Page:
ITS Logistics is opening a 1,045,889-square-foot distribution center at Northpoint Development Intermodal Logistics Center in Haslet, Texas. It’s a more than $100 million investment in the region, according to the company’s press release announcement.
The Fort Worth Report’s Seth Bodine spoke with Ryan Martin, president of Assets for ITS Logistics about the new distribution center and challenges facing the supply chain.
Seth Bodine: Tell me about this new distribution center. How large and how many companies might be able to use it?
Ryan Martin: It’s just over a million square feet, about 1,050,000 square feet, just under that. It’ll be our flagship on how we’re going to build out buildings of the future. We’re building out one in (Indianapolis) that’s going to be a little bit smaller than that. That’s going to have everything down to the same carpet, tile and floor. So it’s how we’re looking at buildings going forward. How many customers is really dependent on the types of businesses we place in there. I could see anywhere from five to 10 customers, depending on the size of those customers, or could even be one customer depending on growth projections from our customer base.
Bodine: And where will the center actually be located?
Martin: It’s in Haslet. It’s by the BNSF ramp outside of the Alliance properties.
Bodine: So is Hillwood one of the reasons why you were looking at Tarrant County in the first place, because it’s like it’s such a big hub for distribution?
Martin: I’ve run operations out of Alliance, out of Cedar Hill, all in North Texas. I like that area, because it’s up and coming, they’re building housing around it pretty substantially. It’s got a great labor pool, it’s a good area. You know, it seems like they’re figuring out the traffic on that side as well. Because traffic, it used to be horrendous. So, especially on 35 West. So it seems like it’s gotten a lot better. It’s really close to the major BNSF hub. FedEx has a huge hub there. So it just makes sense operationally for us, because we’re looking to build out campuses. So when we look at campuses, it’s not just one building here, one building, you know, in Richardson, one building and Cedar Hill, one building throughout. We’re going to actually build out our buildings very close to each other. So we could move our employee base, our labor share, between the buildings when one operation is surging, and the other is soft, so it’ll definitely help us long term.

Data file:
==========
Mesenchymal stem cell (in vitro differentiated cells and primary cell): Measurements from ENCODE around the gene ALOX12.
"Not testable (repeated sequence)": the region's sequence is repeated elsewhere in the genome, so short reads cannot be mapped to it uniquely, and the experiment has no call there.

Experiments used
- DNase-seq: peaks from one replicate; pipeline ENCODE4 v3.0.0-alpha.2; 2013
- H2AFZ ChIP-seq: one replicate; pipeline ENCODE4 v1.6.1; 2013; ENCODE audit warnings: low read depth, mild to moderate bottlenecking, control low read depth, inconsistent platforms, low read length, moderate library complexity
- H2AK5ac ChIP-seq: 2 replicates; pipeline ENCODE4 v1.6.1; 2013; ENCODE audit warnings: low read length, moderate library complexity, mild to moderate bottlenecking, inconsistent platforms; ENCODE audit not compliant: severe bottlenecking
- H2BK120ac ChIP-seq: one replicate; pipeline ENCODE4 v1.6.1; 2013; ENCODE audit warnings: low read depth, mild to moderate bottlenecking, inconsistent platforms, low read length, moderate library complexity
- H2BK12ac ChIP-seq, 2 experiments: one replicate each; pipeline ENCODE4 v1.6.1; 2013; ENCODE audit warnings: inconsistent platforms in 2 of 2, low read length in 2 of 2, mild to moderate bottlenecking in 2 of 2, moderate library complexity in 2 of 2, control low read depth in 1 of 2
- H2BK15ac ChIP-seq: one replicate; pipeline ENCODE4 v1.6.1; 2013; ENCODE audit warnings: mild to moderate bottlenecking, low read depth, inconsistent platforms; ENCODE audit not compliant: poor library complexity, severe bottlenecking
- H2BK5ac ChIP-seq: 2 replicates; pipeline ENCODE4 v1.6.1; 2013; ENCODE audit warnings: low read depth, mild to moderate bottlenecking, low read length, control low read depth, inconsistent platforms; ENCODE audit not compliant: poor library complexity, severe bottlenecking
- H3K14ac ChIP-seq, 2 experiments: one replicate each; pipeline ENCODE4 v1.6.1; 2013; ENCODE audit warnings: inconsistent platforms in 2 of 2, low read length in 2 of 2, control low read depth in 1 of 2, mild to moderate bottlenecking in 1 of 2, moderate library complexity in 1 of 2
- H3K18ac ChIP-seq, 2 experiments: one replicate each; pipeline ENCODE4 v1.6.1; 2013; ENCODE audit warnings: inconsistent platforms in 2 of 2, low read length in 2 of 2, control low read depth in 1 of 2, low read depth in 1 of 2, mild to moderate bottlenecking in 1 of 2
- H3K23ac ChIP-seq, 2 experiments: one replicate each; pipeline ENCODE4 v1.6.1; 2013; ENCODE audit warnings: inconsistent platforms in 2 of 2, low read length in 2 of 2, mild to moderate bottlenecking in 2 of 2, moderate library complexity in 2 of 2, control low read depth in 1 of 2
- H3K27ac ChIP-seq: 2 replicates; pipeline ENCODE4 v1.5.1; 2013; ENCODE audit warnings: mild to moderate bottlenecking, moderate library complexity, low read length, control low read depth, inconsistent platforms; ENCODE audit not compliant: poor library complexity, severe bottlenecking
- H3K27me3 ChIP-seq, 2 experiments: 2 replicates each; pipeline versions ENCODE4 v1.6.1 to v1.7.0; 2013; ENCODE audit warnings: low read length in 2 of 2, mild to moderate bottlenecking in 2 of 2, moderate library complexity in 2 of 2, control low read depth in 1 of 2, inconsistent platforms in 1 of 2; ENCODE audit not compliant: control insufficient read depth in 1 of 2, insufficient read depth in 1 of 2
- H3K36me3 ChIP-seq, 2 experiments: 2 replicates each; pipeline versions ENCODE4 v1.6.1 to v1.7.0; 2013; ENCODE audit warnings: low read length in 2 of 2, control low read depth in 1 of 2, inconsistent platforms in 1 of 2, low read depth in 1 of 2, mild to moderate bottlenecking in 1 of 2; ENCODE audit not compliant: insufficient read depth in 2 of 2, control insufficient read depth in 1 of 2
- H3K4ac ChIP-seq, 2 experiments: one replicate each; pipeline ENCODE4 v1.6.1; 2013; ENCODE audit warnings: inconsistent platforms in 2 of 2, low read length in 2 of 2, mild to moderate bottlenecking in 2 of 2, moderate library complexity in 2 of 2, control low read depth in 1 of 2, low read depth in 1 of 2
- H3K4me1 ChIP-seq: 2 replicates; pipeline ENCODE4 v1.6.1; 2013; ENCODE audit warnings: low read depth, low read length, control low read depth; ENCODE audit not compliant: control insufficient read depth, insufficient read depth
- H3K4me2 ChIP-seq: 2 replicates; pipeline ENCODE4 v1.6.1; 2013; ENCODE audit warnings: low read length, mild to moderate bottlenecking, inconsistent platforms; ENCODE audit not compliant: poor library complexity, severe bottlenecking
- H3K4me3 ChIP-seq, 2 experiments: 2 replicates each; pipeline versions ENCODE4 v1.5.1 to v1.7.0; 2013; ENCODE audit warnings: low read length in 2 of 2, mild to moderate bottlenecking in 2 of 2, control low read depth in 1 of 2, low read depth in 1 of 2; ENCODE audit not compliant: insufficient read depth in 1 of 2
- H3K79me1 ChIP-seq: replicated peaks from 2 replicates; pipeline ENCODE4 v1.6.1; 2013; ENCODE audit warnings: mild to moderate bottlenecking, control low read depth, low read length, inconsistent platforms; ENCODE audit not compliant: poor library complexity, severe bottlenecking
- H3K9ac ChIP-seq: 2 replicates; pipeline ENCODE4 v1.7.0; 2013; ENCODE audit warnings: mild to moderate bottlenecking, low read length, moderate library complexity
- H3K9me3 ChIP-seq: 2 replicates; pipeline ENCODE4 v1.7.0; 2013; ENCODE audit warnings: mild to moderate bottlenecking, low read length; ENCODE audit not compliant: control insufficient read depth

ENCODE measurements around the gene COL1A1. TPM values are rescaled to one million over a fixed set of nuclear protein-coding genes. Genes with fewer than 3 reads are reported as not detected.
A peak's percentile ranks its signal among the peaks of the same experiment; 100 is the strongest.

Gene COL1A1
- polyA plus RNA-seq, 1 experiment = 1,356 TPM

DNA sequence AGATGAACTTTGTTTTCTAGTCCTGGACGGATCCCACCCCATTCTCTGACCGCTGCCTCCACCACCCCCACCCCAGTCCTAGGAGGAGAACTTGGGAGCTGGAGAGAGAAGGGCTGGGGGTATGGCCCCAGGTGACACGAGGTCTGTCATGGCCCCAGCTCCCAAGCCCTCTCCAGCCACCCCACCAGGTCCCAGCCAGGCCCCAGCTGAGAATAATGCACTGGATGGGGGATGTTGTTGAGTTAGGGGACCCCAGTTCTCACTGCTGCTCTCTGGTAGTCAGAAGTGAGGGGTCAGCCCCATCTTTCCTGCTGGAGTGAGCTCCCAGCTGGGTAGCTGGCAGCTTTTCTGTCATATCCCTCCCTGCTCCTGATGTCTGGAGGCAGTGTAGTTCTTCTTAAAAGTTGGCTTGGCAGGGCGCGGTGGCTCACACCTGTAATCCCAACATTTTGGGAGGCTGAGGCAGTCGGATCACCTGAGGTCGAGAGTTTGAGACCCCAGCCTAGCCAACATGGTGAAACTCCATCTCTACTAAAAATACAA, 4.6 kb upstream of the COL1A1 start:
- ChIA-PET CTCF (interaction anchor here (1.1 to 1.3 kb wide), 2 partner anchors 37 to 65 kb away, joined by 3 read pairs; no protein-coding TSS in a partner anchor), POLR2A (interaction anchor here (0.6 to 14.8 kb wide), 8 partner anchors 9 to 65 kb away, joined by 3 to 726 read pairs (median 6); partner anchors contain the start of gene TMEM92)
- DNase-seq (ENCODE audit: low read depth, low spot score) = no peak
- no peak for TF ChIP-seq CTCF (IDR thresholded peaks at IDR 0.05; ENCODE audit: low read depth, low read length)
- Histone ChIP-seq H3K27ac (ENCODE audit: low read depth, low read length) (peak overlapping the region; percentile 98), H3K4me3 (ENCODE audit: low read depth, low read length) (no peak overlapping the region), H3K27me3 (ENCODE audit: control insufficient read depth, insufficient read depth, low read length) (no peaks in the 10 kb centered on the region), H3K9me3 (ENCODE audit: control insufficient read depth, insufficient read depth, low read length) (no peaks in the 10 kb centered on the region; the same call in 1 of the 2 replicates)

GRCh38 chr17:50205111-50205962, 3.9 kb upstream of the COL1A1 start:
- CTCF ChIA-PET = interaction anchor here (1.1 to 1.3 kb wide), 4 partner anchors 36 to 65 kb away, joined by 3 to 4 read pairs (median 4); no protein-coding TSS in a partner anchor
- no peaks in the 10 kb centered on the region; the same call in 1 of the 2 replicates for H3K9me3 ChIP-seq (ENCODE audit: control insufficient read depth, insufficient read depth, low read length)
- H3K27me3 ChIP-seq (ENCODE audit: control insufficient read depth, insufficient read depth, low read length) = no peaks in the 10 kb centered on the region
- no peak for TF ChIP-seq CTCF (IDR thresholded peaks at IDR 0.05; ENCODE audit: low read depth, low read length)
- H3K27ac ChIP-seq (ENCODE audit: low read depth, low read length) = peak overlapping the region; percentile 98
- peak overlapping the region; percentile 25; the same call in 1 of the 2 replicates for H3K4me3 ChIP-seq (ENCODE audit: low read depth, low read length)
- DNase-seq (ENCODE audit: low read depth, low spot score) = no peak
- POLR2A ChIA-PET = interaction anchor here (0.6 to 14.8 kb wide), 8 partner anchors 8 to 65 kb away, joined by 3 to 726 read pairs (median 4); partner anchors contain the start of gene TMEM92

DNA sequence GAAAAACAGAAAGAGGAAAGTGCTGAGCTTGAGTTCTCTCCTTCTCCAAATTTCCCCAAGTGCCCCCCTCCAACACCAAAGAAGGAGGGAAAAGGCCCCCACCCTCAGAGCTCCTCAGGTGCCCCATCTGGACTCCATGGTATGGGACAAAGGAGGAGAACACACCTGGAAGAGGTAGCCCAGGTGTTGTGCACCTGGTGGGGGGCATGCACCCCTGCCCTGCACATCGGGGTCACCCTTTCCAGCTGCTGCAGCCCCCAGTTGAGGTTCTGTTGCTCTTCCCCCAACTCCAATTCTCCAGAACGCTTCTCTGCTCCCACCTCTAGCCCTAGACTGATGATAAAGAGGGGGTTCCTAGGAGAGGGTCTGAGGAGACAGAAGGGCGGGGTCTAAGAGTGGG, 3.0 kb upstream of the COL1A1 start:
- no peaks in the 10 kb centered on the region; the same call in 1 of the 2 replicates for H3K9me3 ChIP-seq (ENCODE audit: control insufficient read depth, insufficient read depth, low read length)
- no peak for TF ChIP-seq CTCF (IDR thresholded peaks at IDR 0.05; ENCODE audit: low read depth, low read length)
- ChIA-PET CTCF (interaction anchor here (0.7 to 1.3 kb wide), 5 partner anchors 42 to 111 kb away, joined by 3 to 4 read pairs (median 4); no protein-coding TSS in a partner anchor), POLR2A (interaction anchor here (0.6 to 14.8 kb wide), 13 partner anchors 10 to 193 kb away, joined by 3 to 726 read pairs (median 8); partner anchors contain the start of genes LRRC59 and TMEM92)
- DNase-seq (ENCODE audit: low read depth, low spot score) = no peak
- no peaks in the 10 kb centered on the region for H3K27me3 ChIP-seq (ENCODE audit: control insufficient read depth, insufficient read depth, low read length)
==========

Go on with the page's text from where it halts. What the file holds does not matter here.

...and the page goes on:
Bodine: So can you tell me about what the importance is of a distribution center in the large picture of a supply chain?
Martin: So these days, it’s very important because everyone’s going to ecommerce, right? So historically, you used to have distribution centers that were mostly just fulfilling retail, right? And then that catalog came around, I would say pre-ecommerce. And then started building out more and more distribution centers because you had to fill catalog orders.
And then over time, a catalog has morphed mostly to online web e-commerce, which is a ton of distribution centers, because it replaced a lot of the store footprint. So there’s all kinds of different distribution centers in the world, right? So from a third-party logistics provider it’s something where you have customers that are really good merchants, they really understand their product, they love their product, but they don’t understand supply chain or logistics and quite honestly don’t want to. It’s not in their core competency. So they outsource companies like ITS Logistics, or what have you, to provide those fulfillment or transportation solutions or whatever it may be. Because they’re not the experts in it. They’re the experts on making, you know, pots and pans and or a certain type of fashionable clothing or what have you.